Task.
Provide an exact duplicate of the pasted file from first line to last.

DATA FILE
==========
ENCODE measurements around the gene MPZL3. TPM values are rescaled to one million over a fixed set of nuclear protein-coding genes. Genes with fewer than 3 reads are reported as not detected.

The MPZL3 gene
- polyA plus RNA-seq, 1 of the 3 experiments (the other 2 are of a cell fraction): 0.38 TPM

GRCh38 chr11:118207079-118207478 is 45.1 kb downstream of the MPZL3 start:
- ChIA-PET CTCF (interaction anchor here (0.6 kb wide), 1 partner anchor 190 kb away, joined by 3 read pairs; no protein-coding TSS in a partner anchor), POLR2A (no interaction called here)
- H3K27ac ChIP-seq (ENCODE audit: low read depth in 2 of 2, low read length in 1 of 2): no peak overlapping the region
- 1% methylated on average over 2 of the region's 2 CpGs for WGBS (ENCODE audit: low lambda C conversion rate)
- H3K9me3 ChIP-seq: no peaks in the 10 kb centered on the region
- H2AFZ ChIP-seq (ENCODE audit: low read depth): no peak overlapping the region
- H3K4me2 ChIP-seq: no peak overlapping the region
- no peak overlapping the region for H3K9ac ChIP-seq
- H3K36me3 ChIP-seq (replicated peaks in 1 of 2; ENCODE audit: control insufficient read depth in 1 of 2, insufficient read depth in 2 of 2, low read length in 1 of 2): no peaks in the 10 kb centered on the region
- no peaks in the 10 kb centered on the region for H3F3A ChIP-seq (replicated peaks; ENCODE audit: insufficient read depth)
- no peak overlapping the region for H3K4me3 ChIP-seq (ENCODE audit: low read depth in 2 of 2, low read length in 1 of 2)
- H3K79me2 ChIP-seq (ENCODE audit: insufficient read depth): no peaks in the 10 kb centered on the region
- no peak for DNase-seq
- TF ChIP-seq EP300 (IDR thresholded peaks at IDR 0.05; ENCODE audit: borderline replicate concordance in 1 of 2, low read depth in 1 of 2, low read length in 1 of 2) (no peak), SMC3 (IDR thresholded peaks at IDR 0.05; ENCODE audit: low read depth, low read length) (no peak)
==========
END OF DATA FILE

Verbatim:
ENCODE measurements around the gene MPZL3. TPM values are rescaled to one million over a fixed set of nuclear protein-coding genes. Genes with fewer than 3 reads are reported as not detected.

The MPZL3 gene
- polyA plus RNA-seq, 1 of the 3 experiments (the other 2 are of a cell fraction): 0.38 TPM

GRCh38 chr11:118207079-118207478 is 45.1 kb downstream of the MPZL3 start:
- ChIA-PET CTCF (interaction anchor here (0.6 kb wide), 1 partner anchor 190 kb away, joined by 3 read pairs; no protein-coding TSS in a partner anchor), POLR2A (no interaction called here)
- H3K27ac ChIP-seq (ENCODE audit: low read depth in 2 of 2, low read length in 1 of 2): no peak overlapping the region
- 1% methylated on average over 2 of the region's 2 CpGs for WGBS (ENCODE audit: low lambda C conversion rate)
- H3K9me3 ChIP-seq: no peaks in the 10 kb centered on the region
- H2AFZ ChIP-seq (ENCODE audit: low read depth): no peak overlapping the region
- H3K4me2 ChIP-seq: no peak overlapping the region
- no peak overlapping the region for H3K9ac ChIP-seq
- H3K36me3 ChIP-seq (replicated peaks in 1 of 2; ENCODE audit: control insufficient read depth in 1 of 2, insufficient read depth in 2 of 2, low read length in 1 of 2): no peaks in the 10 kb centered on the region
- no peaks in the 10 kb centered on the region for H3F3A ChIP-seq (replicated peaks; ENCODE audit: insufficient read depth)
- no peak overlapping the region for H3K4me3 ChIP-seq (ENCODE audit: low read depth in 2 of 2, low read length in 1 of 2)
- H3K79me2 ChIP-seq (ENCODE audit: insufficient read depth): no peaks in the 10 kb centered on the region
- no peak for DNase-seq
- TF ChIP-seq EP300 (IDR thresholded peaks at IDR 0.05; ENCODE audit: borderline replicate concordance in 1 of 2, low read depth in 1 of 2, low read length in 1 of 2) (no peak), SMC3 (IDR thresholded peaks at IDR 0.05; ENCODE audit: low read depth, low read length) (no peak)